Benjamin Franklin not only adhered to a strict daily schedule, but he also put himself on 13 week self-improvement plans during which he would focus on improving one thing about himself. Mark Zuckerberg keeps himself focused on important things by wearing the same outfit every day, eliminating the need to spend time worrying about what to wear each morning. Elon Musk schedules his time in five minute increments, and he also schedules certain days to work on each of his two companies. Time management is a factor in anyone’s success, but some people take it to the extreme and it really pays off.

Reading is the most surefire way to learn new ideas- you literally have access to another highly intelligent person’s thoughts. Oprah Winfrey credits her love of reading from a very early age- she started reading at three years old- with her massive success. Bill Gates, founder of both Microsoft and the Gates Foundation, still manages to make the time to read 50 books every single year without fail. Warren Buffett spends 80% of his waking hours reading after having built his investing career by reading 800-1000 pages a day. If these very busy business people can make the time to read that much, anyone can.

Physical activity is another very important part of the success equation. You might think it’s about being able to enjoy your success, but that is only part of the equation. Physical activity actually helps keep your mind sharp so you can stay on task. Richard Branson wakes every morning at 5 a.m. and does some sort of physical activity, from tennis to kite surfing. He credits this early morning exercise routine with giving him four additional hours of productivity each day.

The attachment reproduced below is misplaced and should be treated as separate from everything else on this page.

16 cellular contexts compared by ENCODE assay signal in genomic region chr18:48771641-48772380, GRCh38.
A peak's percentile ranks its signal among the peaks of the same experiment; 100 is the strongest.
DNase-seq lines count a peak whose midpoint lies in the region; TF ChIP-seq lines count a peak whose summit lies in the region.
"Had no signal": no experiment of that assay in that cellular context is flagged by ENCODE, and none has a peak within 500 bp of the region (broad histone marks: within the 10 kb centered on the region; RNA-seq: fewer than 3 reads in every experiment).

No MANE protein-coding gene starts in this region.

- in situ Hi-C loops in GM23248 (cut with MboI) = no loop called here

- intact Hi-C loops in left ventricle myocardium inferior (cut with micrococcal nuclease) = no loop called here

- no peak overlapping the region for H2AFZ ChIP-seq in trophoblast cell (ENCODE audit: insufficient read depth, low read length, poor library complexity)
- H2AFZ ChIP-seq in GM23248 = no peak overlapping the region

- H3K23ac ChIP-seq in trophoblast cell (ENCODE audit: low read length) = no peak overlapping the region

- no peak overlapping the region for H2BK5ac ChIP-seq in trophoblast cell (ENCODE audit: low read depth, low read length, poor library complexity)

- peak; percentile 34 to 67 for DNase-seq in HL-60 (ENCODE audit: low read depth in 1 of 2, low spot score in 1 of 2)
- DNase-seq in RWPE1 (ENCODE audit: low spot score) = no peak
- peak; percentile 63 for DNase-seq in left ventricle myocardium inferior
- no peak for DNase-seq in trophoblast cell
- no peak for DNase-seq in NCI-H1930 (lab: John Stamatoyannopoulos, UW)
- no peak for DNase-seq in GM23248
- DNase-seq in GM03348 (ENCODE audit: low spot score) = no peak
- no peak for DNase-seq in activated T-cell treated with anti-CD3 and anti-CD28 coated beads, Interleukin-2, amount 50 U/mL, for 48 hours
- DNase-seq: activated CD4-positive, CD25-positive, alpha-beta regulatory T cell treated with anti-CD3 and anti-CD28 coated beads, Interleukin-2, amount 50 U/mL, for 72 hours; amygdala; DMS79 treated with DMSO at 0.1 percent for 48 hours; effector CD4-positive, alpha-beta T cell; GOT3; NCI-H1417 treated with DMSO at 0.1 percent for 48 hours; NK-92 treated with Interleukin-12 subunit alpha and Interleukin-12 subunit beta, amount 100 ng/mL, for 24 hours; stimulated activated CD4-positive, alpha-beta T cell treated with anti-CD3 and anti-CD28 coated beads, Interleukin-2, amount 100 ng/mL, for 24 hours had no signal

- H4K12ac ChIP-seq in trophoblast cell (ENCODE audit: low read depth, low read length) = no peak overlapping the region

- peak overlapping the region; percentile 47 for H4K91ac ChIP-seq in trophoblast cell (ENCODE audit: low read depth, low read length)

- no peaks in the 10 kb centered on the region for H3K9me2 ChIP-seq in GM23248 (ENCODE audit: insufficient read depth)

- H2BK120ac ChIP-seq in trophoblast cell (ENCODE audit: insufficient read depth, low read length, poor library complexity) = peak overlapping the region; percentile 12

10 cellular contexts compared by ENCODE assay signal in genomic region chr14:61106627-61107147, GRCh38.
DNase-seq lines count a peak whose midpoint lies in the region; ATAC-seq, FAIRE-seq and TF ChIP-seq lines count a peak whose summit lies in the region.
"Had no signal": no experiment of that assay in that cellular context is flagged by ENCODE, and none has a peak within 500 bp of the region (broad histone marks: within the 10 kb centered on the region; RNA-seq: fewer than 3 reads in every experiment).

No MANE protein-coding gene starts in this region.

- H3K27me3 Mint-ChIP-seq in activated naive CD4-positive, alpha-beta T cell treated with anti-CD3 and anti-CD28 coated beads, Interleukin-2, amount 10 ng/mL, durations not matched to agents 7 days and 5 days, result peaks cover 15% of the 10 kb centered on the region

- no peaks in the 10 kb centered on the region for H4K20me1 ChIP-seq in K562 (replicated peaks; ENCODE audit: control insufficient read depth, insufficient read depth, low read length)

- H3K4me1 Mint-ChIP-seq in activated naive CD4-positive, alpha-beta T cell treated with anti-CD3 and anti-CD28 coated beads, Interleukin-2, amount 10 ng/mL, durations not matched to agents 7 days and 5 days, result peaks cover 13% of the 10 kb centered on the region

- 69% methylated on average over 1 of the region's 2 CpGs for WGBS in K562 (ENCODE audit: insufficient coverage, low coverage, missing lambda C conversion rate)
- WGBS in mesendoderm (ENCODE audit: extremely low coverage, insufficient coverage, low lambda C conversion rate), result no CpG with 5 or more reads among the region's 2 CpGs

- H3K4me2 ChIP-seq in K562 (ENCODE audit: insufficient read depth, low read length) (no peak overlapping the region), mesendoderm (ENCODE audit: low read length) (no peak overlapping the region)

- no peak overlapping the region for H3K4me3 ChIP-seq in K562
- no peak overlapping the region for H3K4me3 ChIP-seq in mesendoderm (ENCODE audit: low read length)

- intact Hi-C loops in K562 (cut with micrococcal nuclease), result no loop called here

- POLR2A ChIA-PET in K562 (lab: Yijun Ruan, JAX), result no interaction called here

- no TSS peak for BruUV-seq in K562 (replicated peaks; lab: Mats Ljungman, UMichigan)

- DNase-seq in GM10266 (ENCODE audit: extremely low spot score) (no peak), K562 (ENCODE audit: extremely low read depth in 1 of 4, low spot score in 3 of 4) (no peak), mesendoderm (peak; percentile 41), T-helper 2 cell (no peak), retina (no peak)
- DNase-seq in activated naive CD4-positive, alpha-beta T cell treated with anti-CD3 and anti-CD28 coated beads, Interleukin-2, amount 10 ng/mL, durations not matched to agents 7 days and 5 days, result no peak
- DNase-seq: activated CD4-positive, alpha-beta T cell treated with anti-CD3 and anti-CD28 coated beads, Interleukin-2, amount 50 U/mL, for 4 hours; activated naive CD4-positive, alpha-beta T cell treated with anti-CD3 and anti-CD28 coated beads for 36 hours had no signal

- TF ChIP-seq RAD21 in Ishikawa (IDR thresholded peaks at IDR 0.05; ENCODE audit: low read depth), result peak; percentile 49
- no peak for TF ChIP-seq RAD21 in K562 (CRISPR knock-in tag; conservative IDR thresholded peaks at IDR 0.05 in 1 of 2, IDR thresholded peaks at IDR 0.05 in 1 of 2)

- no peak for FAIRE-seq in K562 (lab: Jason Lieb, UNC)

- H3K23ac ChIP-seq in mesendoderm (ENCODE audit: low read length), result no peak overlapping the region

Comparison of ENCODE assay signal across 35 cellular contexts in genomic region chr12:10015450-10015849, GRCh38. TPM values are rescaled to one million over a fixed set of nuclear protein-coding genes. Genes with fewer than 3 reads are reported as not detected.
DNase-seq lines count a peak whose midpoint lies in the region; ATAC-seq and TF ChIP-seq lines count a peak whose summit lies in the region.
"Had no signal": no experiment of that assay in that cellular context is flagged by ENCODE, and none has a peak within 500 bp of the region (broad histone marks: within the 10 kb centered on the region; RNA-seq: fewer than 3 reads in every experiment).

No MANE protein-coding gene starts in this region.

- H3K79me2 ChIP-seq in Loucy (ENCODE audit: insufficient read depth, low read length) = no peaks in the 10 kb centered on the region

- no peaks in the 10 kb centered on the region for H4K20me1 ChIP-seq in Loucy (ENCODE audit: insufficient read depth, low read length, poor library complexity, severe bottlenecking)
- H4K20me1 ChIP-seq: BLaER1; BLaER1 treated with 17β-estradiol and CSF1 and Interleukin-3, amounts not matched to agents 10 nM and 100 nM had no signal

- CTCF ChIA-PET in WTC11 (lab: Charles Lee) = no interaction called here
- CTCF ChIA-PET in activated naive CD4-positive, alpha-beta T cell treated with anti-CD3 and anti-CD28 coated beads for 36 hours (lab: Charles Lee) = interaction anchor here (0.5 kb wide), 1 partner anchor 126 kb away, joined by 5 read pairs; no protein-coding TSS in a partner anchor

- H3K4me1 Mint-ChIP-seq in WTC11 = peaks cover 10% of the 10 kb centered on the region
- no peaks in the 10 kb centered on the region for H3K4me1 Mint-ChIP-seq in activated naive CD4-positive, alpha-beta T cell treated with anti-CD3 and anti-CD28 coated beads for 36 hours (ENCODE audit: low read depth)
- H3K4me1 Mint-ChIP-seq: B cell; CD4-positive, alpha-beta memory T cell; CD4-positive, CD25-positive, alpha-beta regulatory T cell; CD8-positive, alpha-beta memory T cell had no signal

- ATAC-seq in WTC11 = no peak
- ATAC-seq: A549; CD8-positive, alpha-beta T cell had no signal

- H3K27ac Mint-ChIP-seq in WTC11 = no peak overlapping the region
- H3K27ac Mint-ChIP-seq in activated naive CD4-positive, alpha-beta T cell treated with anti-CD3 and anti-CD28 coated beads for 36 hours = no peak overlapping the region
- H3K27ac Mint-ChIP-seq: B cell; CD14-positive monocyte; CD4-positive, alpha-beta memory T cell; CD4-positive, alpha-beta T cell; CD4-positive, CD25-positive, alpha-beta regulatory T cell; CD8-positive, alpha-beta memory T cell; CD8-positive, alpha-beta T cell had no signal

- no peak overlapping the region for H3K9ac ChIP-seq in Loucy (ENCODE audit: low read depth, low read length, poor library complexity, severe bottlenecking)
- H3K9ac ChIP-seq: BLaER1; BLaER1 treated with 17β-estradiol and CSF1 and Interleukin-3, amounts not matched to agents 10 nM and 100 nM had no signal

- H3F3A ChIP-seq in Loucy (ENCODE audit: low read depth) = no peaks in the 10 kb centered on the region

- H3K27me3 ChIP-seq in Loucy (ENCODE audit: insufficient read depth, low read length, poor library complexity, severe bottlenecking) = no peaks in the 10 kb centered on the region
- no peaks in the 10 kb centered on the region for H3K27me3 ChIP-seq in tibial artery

Maintaining a positive outlook on life is crucial not only to your own personal happiness, but also to your success. Thomas Edison failed at his inventions thousands of times, but it never discouraged him. Instead he looked at it as finding 10,000 ways that didn’t work. Learn more about the habits of highly successful people from this infographic!

The Habits of Highly Successful Entrepreneurs [Infographic]
Source: Habits of Highly Successful Entrpreneurs

NowSourcingAuthorNowSourcing is an award-winning nationally recognized infographic design agency. Founded in 2005, NowSourcing has strong roots in the human and technical nuances of the web.

This Groundbreaking New Device Gets Stores More Customers

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This little device is putting brick-and-mortar retailers back into the consumer spotlight where they belong and helping drive more customers to their stores.